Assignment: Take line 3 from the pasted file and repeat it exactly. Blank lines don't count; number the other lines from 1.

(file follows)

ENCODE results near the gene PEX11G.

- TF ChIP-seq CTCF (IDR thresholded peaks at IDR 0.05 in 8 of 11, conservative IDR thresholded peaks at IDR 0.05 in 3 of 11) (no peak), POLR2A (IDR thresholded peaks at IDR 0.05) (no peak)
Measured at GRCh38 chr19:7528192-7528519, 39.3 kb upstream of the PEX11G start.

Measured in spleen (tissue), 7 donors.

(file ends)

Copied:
Measured at GRCh38 chr19:7528192-7528519, 39.3 kb upstream of the PEX11G start.